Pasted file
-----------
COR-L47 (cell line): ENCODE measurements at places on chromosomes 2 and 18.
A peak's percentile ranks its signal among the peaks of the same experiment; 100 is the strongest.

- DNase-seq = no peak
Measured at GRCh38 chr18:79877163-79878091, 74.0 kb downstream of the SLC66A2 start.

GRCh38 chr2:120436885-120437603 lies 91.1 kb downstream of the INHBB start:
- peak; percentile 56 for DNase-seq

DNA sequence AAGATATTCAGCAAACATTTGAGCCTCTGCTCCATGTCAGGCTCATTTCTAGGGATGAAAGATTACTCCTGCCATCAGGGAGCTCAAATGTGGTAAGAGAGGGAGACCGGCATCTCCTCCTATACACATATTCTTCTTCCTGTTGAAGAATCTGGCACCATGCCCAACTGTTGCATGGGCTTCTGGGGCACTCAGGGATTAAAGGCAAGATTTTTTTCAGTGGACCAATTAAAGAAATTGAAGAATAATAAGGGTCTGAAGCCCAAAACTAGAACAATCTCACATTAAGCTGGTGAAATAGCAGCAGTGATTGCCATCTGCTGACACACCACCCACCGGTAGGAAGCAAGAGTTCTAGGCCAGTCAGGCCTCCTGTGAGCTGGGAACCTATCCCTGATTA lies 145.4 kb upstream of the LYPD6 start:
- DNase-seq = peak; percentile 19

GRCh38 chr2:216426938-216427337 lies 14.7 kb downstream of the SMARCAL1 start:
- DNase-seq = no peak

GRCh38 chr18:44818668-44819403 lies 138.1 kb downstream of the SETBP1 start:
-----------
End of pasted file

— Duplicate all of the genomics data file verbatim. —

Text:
COR-L47 (cell line): ENCODE measurements at places on chromosomes 2 and 18.
A peak's percentile ranks its signal among the peaks of the same experiment; 100 is the strongest.

- DNase-seq = no peak
Measured at GRCh38 chr18:79877163-79878091, 74.0 kb downstream of the SLC66A2 start.

GRCh38 chr2:120436885-120437603 lies 91.1 kb downstream of the INHBB start:
- peak; percentile 56 for DNase-seq

DNA sequence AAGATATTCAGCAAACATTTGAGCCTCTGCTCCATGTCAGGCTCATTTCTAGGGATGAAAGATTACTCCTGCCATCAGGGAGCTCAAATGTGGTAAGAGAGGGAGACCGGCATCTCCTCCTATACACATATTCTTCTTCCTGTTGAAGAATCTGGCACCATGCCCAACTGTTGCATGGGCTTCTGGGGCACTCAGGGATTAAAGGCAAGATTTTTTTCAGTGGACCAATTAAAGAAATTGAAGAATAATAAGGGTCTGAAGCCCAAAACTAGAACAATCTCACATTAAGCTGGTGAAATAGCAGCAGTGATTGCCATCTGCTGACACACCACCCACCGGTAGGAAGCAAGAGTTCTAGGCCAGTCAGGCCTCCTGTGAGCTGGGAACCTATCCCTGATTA lies 145.4 kb upstream of the LYPD6 start:
- DNase-seq = peak; percentile 19

GRCh38 chr2:216426938-216427337 lies 14.7 kb downstream of the SMARCAL1 start:
- DNase-seq = no peak

GRCh38 chr18:44818668-44819403 lies 138.1 kb downstream of the SETBP1 start: